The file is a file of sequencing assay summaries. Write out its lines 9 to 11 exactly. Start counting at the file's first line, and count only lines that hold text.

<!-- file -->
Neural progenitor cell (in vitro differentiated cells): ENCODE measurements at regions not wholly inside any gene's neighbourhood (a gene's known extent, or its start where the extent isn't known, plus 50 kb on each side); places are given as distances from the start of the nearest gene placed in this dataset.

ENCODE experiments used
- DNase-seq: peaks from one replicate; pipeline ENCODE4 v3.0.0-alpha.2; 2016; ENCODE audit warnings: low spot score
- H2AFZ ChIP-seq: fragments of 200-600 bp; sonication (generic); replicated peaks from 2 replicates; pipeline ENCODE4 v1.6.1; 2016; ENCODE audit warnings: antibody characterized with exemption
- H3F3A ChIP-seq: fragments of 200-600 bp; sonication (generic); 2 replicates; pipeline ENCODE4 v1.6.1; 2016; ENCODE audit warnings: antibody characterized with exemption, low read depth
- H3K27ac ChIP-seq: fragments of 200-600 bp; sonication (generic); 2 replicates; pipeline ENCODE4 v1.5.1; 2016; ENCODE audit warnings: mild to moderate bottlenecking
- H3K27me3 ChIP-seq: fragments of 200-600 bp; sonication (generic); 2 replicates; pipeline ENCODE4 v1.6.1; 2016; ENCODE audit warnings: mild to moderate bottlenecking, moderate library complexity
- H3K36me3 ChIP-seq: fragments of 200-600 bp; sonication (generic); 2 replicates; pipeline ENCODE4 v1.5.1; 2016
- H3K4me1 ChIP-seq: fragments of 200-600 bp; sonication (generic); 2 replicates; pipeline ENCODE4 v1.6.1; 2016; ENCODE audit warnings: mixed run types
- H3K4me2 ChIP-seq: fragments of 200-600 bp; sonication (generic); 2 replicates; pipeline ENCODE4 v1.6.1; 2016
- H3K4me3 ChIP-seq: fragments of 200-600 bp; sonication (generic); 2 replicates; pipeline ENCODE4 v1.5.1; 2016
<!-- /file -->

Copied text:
- H3K4me1 ChIP-seq: fragments of 200-600 bp; sonication (generic); 2 replicates; pipeline ENCODE4 v1.6.1; 2016; ENCODE audit warnings: mixed run types
- H3K4me2 ChIP-seq: fragments of 200-600 bp; sonication (generic); 2 replicates; pipeline ENCODE4 v1.6.1; 2016
- H3K4me3 ChIP-seq: fragments of 200-600 bp; sonication (generic); 2 replicates; pipeline ENCODE4 v1.5.1; 2016